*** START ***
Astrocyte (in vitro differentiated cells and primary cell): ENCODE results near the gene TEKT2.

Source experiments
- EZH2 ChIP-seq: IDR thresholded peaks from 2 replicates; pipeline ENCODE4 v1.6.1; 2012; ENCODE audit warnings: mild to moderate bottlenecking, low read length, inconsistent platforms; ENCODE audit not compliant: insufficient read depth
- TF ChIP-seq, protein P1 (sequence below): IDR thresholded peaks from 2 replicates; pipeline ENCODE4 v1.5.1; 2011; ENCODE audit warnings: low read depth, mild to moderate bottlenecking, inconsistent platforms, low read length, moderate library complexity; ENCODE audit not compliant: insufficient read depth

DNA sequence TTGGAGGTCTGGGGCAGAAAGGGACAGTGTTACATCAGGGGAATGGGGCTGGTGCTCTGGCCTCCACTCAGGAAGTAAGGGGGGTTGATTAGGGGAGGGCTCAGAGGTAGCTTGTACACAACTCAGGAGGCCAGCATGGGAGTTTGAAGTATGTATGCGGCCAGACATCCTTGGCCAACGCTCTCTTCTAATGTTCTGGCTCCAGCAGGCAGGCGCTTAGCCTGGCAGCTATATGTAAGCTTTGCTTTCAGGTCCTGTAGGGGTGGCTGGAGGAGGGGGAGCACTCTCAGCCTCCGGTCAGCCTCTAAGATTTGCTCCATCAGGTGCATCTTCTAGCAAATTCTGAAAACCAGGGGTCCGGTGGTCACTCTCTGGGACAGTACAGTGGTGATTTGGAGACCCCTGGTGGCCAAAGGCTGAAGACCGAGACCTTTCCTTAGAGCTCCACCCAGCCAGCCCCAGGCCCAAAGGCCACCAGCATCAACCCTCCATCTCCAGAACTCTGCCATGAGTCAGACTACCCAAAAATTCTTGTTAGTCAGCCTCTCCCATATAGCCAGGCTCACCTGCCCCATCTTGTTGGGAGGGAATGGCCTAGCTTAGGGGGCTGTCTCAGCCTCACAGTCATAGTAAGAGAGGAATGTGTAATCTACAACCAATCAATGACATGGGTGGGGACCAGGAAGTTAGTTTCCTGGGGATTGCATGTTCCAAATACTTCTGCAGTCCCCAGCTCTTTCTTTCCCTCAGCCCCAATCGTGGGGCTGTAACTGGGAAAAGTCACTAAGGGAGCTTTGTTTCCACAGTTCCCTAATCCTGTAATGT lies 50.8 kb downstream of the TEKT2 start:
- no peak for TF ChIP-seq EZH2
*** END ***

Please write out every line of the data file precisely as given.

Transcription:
Astrocyte (in vitro differentiated cells and primary cell): ENCODE results near the gene TEKT2.

Source experiments
- EZH2 ChIP-seq: IDR thresholded peaks from 2 replicates; pipeline ENCODE4 v1.6.1; 2012; ENCODE audit warnings: mild to moderate bottlenecking, low read length, inconsistent platforms; ENCODE audit not compliant: insufficient read depth
- TF ChIP-seq, protein P1 (sequence below): IDR thresholded peaks from 2 replicates; pipeline ENCODE4 v1.5.1; 2011; ENCODE audit warnings: low read depth, mild to moderate bottlenecking, inconsistent platforms, low read length, moderate library complexity; ENCODE audit not compliant: insufficient read depth

DNA sequence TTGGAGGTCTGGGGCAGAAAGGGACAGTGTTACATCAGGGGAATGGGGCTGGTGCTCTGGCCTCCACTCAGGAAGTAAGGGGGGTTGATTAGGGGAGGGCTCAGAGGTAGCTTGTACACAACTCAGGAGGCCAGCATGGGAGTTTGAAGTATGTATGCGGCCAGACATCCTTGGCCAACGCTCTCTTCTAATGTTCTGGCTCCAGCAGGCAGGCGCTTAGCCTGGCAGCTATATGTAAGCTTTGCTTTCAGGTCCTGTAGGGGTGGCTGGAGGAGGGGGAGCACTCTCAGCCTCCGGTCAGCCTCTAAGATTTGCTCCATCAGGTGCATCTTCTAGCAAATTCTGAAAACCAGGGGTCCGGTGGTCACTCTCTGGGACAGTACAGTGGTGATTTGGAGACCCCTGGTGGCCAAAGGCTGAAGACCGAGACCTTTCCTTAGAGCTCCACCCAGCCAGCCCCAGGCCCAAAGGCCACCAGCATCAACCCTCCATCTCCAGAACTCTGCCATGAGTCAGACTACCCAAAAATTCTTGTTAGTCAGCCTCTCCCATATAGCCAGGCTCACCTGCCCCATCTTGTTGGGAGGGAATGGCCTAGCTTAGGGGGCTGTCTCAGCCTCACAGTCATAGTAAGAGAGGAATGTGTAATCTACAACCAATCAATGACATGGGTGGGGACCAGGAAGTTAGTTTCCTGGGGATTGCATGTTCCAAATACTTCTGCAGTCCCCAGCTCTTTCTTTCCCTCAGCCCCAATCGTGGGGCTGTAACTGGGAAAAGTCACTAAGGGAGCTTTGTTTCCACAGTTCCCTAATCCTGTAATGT lies 50.8 kb downstream of the TEKT2 start:
- no peak for TF ChIP-seq EZH2